There was something new in the way I photographed Second Beach this last time which was different fro previous times. Many photographs are very minimalistic with vast open spaces of sky and ocean. I’m wondering if that an influence of Michael Kenna’s and John Paul Caponigro’s work.
It is amazing how many different photos can be made in the same spot and of the same subject. Look at this photos for example. The same sea stack at Second Beach, just different atmospheric conditions, different light and different exposure.
And here is a couple of photos with a different angle:
Yet one more angle:
More photos of this place from my earlier trips can be found on my website: http:///www.vitphoto.com/?folio=Olympic.
Patience is a virtue for landscape photographer. Waiting for the right weather, for the right light takes indefinite amount of time.
In Olympics when it rains it pours. But it can stop as suddenly as it starts. This is my favorite time to photograph as I get great cloudy sky. All I need is a bit of patience.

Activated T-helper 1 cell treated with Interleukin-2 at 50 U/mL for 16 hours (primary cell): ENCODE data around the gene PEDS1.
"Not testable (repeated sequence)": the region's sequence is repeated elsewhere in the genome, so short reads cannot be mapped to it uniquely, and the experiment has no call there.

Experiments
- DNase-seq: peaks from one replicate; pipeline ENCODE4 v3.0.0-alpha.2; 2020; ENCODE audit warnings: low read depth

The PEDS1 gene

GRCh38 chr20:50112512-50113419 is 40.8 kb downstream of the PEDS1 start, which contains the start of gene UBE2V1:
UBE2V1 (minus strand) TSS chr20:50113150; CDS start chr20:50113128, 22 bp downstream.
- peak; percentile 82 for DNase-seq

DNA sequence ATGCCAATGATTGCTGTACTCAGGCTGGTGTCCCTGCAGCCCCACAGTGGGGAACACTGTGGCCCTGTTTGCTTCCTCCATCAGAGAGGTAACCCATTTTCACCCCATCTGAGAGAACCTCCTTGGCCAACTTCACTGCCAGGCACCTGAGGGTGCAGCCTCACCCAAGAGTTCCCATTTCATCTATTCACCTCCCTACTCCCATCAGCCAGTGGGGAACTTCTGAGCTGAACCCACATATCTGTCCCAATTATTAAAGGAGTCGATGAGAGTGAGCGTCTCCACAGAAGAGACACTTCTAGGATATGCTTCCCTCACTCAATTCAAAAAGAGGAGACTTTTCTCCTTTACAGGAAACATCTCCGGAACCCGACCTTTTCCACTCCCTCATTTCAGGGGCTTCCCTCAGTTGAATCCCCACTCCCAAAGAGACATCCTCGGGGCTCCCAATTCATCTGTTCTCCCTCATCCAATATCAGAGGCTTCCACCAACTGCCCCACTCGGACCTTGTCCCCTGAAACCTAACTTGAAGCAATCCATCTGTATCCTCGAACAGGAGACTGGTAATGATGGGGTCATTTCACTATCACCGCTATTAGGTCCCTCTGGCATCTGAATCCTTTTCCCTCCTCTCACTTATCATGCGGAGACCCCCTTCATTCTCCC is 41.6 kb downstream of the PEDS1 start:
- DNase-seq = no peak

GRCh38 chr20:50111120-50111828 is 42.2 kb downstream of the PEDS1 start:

On my second day of the last trip to Olympic Peninsula I woke up to a pouring rain. Well, what could I do about that? Nothing, really nothing. What I can do is to read a book or a magazine. And that’s what I did. I was sitting in a car in a pouring rain reading thru a recent issue of Lenswork. Once I was done with it I moved onto a photography book.
By the noon the rain stopped. I got out of the car put on my backpack and headed to Second Beach. I was rewarded with great skies. Just the kind I like.
Photographing the same place again and again is like visiting an old friend.
A couple of weekends ago I went to Olympic Coast for 3 day photographic trip. I decided to start this year with visiting my old friend: Second Beach. By far it is my favorite beach for photography. There are so many different opportunities there.
While driving there I noticed something else that caught my eye: an amazingly saturated greenery of fresh spring leaves. It was amazing. The result was that I spent most of the day time during those three days in a forest.
Now let me welcome you to Olympic Peninsular forest in spring.